Houston Symphony Announces Concert in Honor of 25th Anniversary of the Fall of the Berlin Wall, 11/3

Houston Symphony Announces Concert in Honor of 25th Anniversary of the Fall of the Berlin Wall, 11/3

Today, Houston Mayor Annise D. Parker joined former Secretary of State James A. Baker, III and representatives from Rice University's Baker Institute for Public Policy, the Houston-Leipzig (Germany) Sister City Association and the Houston Symphony to announce a concert event at Jones Hall marking the 25th anniversary of the fall of the Berlin Wall. The world-renowned Leipzig Gewandhaus Orchestra will kick-off a tour of the United States in Houston, Leipzig's official sister city, with a concert on Monday, November 3, presented by the Houston Symphony. The performance will include works by famous German composers such as Johann Sebastian Bach and Felix Mendelssohn, one of the Leipzig Gewandhaus Orchestra's most celebrated music directors.

Former President George H. W. Bush and Mr. Baker, the 61st U.S. Secretary of State, will serve as honorary chairs of the concert, having served in critical roles leading up to and after the events in 1989 when the wall fell, ultimately paving the way for Germany's reunification in 1990.

"Leipzig, for centuries a world center of music and art, played a magnificent symphony for

freedom in October 1989 when its "prayers for peace" demonstrations led to the fall of the

Berlin Wall and the re-unification of Germany," said Baker. "On the 25th anniversary of that historic event, I am proud that my hometown is hosting the Leipzig Gewandhaus Orchestra on its first-ever performance in Houston."

Leipzig is located 90 miles southwest of Berlin and was part of East Germany. Twenty-five years ago, more than 70,000 citizens marched around the inner ring of the Leipzig city centre on October 9, 1989, with the calls "We are the People" and "No Violence" - protesting against communism and advocating for freedom and democracy. Additional peaceful marches for freedom continued in Leipzig during that historic period, drawing close to 400,000 citizens.

Leipzig has been an official sister city to Houston since 1993. Sister Cities International is a non-profit organization created in 1956 by President Dwight D. Eisenhower in an effort to build bonds and partnerships between people of different cultures to ultimately lessen the chance of new conflicts. In total, Houston has 17 sister cities worldwide.

"To hear the distinctive Leipzig sound of the Gewandhaus Orchestra in Houston's Jones Hall will be magical!" said Angelika Schmidt-Lange, Board Member and former President, Houston-Leipzig Sister City Association. "Under Riccardo Chailly's hands the orchestra excels; it is a wonderful gift from our sister city and emphasizes the strength and endurance of our sister city relationship."

The Leipzig Gewandhaus Orchestra is the oldest civic symphony orchestra in the world, its history stretching back in excess of 250 years. Its distinguished reputation, enduring influence on the history of music, its countless appearances on every continent of the globe since 1916 and hundreds of recordings have made the Orchestra one of the most beloved of our time.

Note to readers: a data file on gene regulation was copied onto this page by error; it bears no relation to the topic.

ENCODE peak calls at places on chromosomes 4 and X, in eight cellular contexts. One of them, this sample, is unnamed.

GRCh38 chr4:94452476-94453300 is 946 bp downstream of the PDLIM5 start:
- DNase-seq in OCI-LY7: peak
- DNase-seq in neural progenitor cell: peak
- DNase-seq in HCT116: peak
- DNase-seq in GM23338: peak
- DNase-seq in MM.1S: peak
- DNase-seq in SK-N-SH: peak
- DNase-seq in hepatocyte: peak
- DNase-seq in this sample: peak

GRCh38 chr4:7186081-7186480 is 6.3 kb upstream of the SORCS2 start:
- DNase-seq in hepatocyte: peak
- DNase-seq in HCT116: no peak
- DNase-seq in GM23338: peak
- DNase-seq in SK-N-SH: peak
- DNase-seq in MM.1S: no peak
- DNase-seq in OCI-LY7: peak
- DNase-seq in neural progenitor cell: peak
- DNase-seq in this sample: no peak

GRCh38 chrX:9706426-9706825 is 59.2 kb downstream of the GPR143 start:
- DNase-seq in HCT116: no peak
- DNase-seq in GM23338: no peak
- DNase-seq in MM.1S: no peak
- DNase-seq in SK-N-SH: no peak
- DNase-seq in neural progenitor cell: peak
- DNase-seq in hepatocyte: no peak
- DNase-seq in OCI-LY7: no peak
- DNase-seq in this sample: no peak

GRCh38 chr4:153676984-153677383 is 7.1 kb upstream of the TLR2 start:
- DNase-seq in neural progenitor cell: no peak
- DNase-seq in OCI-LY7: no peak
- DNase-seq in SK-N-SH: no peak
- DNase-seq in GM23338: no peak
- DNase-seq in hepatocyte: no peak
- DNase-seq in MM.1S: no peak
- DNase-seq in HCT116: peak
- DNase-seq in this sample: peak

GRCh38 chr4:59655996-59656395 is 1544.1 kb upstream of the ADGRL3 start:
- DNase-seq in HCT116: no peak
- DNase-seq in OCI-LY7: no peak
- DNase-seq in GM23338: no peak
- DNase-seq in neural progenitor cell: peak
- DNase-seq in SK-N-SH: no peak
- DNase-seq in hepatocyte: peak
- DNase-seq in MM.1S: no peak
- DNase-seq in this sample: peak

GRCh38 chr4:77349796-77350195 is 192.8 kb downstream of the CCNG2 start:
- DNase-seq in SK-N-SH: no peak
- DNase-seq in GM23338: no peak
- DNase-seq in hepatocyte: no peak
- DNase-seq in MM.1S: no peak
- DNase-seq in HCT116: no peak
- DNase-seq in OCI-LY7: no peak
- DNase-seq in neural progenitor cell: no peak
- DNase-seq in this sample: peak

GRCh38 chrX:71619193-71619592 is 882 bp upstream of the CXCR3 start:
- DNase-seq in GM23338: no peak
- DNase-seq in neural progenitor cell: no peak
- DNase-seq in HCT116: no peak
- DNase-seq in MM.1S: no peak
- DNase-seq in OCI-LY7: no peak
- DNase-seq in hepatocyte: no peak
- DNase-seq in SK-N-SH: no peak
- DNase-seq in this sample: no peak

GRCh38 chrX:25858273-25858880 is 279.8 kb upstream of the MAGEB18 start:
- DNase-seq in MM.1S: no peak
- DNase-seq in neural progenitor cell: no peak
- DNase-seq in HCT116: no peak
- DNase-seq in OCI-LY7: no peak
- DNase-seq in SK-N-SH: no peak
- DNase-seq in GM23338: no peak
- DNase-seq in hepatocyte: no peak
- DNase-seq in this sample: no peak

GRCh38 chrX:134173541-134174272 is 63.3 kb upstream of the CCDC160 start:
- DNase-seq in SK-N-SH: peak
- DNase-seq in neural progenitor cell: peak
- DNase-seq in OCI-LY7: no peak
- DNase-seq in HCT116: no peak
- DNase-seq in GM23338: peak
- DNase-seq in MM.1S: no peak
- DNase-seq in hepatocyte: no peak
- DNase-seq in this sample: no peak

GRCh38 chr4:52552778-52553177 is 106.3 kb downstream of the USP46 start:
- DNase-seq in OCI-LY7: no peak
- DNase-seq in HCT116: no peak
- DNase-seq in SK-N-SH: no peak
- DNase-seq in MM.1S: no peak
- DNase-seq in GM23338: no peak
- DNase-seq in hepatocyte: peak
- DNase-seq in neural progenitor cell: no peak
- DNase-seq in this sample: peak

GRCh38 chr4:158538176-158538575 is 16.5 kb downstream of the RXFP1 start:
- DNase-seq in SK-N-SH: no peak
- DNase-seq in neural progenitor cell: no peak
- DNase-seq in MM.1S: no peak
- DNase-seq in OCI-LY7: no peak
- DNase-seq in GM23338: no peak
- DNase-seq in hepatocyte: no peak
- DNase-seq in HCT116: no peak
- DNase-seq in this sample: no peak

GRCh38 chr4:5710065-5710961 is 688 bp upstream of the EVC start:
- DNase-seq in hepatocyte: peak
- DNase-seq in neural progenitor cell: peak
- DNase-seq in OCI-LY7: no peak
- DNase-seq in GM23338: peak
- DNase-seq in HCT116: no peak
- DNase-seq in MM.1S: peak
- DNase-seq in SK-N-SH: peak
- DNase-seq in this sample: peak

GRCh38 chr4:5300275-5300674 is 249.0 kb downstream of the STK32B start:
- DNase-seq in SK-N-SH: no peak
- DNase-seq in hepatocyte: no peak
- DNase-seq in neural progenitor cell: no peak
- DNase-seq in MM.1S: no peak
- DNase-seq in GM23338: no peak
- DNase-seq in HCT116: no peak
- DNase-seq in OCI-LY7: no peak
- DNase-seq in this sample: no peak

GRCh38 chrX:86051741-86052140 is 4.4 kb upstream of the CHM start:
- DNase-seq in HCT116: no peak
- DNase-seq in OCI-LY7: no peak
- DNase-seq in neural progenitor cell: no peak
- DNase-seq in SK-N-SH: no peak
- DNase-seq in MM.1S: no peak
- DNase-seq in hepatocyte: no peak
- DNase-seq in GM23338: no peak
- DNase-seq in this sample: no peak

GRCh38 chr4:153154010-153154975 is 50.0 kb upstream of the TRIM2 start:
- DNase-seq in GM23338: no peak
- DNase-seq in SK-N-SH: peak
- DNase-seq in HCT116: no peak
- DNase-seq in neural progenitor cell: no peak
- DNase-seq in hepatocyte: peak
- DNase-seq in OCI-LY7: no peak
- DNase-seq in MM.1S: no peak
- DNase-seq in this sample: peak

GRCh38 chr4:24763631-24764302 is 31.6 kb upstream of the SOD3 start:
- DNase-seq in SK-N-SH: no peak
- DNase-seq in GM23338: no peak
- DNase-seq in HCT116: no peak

"We are privileged to have Gewandhausorchester, one of Germany's oldest and finest orchestras, kick off this extraordinary musical experience in Houston for which President George H.W. Bush and Secretary of State James Baker have graciously agreed to serve as honorary co-chairs," said Mayor Annise Parker. "As a world-class city with a robust arts and culture scene, we appreciate this caliber of classical music, which is revered for its intellectual depth, technical command, and artistic beauty."

"On the heels of our Centennial Season, the Houston Symphony is honored to present our sister symphony, the Leipzig Gewandhaus Orchestra, on this historic occasion," said Mark C. Hanson, executive director and CEO of the Houston Symphony. "Music crosses cultural barriers and unifies us all wherever it is performed and is the perfect vehicle for marking this historic anniversary of peace and unity."

Following the one-night-only performance in Houston, the orchestra will continue its tour to the Kennedy Center in Washington D.C. on November 5; Symphony Hall in Boston on November 7; the New Jersey Performing Arts Center in Newark on November 8; and closing with two nights at Lincoln Center in New York City on November 9 and 10.

Tickets for the performance on November 3 will be available exclusively to Houston Symphony subscribers now through June 30, and then on sale to the general public starting July 1, 2014.

The Houston performance of the Leipzig Gewandhaus Orchestra is generously supported in part by Houston Saengerbund; Shelby Allen; M.D. Anderson Foundation; Dr. Gary Hollingsworth and Dr. Ken Hyde; Robin Angly and Miles Smith; Team Alloys LLC; Jackson Hicks; Sybil F. Roos; Mr. & Mrs. Robert B. Springob / Laredo Construction Inc.; Tim Bohnert; Debbie and Frank Jones; and Sue Schwartz.

HOUSTON SYMPHONY PRESENTS

Leipzig Gewandhaus Orchestra

Monday, November 3, 2014, 7:30 p.m.

Jones Hall for the Performing Arts: 615 Louisiana Street, Houston, TX, 77002

Riccardo Chailly, conductor

Nikolaj Znaider, violin

Bach: Orchestral Suite No.4 in D major

Mendelssohn: Violin Concerto in E minor

Mendelssohn: Symphony No. 5 in D minor, Reformation Symphony

Tickets:

Exclusive pre-sale to Houston Symphony subscribers through June 30, 2014
Public on-sale date July 1, 2014
For tickets, call (713) 224-7575, Mon-Sat, 10am-6pm or visit houstonsymphony.org

Prices: From $25